Decommissioning of the North Sea oil and gas platforms will start in earnest this year as oil platforms built in the 1970s reach the end of their lives. It is estimated that 146 platforms will be removed from the North Sea between 2019 and 2026 1 . Removing these platforms is estimated to cost billions of pounds, but with tax relief the oil companies will be able to claim 50-70% back.
The events of the Brent Spar case in the North Sea, in which an oil storage unit was to be disposed of at sea, prompted regulations to be passed banning the disposal of disused offshore installations at sea, or leaving them wholly or partly in place (OSPAR 98/3).
It is well known that offshore marine structures provide hard substrate for marine animals to colonise, creating artificial reefs and providing valuable ecosystem services by supporting the surrounding environment. They also create de facto no-fishing zones extending 500m from any part of an offshore
installation. In other parts of the world it is considered that leaving some of the subsea structures in place could have ecological and socio-economic benefits and leaving elements of the structure in place is encouraged.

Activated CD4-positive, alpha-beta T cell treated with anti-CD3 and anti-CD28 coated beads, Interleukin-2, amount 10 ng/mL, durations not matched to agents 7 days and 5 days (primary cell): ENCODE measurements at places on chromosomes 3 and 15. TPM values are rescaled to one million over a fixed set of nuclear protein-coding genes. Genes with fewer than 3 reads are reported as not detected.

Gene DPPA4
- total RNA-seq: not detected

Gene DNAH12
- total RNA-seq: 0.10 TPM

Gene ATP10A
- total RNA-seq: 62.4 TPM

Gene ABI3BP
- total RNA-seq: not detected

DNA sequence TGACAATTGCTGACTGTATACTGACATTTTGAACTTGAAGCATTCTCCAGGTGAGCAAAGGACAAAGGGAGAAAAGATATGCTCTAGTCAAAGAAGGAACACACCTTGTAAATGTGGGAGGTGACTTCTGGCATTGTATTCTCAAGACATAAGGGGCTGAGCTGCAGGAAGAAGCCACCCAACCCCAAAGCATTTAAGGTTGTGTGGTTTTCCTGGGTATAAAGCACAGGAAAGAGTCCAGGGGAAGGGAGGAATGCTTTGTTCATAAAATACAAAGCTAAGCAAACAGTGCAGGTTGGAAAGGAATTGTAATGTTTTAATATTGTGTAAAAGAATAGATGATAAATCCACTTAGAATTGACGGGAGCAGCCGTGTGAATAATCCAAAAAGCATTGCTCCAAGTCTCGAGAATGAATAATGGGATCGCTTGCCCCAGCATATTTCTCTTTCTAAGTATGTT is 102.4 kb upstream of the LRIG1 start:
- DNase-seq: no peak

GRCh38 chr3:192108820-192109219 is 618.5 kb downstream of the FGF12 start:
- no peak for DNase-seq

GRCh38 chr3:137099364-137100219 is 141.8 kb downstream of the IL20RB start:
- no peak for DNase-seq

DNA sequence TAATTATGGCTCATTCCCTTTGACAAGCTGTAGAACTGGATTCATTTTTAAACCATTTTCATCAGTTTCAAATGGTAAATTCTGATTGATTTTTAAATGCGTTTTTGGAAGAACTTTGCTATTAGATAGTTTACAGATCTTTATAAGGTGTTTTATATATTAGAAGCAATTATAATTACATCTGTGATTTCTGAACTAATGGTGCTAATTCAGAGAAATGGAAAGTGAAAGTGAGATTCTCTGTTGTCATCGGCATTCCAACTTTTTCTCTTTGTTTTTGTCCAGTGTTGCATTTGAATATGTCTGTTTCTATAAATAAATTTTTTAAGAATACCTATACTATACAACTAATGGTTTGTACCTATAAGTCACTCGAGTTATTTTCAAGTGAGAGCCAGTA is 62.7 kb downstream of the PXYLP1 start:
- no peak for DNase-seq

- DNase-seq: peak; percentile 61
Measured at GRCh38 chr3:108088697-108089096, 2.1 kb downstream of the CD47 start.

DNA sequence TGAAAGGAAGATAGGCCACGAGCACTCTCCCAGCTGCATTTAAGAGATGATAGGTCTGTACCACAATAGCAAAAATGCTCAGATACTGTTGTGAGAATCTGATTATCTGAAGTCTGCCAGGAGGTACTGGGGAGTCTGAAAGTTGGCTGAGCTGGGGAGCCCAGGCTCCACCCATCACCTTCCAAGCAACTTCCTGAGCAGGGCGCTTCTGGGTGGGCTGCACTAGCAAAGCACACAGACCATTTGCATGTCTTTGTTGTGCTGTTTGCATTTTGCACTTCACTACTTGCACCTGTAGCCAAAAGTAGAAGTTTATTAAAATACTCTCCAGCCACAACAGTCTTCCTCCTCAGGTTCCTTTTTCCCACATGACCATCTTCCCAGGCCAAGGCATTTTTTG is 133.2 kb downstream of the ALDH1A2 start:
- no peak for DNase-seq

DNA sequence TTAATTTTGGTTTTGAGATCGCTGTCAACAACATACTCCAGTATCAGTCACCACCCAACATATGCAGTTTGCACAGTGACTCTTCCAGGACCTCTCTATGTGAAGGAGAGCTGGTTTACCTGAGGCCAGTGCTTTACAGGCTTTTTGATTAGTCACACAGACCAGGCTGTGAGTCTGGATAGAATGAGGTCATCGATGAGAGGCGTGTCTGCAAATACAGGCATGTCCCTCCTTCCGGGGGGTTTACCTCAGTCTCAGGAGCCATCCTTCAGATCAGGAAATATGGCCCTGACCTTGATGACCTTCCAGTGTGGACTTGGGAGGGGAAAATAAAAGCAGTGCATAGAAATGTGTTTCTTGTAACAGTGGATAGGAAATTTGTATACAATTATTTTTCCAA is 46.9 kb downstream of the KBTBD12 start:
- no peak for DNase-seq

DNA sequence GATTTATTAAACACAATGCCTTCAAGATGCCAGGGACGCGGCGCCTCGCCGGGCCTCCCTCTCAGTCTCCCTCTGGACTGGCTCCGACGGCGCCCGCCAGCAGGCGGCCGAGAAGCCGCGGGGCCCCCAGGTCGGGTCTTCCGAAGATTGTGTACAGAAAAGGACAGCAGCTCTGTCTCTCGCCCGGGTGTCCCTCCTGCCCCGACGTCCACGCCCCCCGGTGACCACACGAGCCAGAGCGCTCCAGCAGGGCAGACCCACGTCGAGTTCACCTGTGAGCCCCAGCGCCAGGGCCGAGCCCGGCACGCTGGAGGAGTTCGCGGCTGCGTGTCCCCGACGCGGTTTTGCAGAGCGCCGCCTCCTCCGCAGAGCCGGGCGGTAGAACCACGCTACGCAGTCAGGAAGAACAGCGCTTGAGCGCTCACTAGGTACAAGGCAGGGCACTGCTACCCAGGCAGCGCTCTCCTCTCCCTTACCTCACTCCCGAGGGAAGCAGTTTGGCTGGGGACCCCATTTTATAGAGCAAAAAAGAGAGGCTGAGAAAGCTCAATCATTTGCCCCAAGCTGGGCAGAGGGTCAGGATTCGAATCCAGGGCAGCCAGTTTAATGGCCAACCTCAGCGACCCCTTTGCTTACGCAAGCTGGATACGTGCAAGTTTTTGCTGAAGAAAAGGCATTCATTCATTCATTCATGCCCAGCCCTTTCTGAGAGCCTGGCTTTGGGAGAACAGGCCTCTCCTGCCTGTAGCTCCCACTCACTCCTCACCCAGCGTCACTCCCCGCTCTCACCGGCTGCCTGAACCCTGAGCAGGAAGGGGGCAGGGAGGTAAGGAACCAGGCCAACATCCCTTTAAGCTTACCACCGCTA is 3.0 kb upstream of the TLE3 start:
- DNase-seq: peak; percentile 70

For some platforms, such as older ones which have concrete bases, leaving them in situ is much more cost effective than trying to remove 300,000 tonnes of concrete. It will also preserve the marine communities that have colonised the bases over the last 40 years, and keep the fishing exclusion zones in place.
Companies are able to apply for exemptions to the OSPAR 98/3 regulation, and competent authorities are allowed to give permission to leave installations, or parts of installations, in place in the case of
- steel installations weighing more than ten thousand tonnes in air
- gravity-based concrete installations
- floating concrete installations
- Any concrete anchor-base which results, or is likely to result, in interference with other legitimate uses of the sea. 2
Each case must be considered with a full scientific assessment of the impacts on the marine environment. Leaving some of these structures in place may also have a positive impact on greenhouse emissions, an environmental benefit to associated marine life, and possible benefits to ecosystem services. Even better still, a proportion of the money saved, in costs for the company or taxes for the government, could be invested in long-term restoration and protection of the marine environment in these areas.
If we establish a precedent for environmentally beneficial decommissioning in the North Sea, it could serve as an example and model for decommissioning best-practice around the world.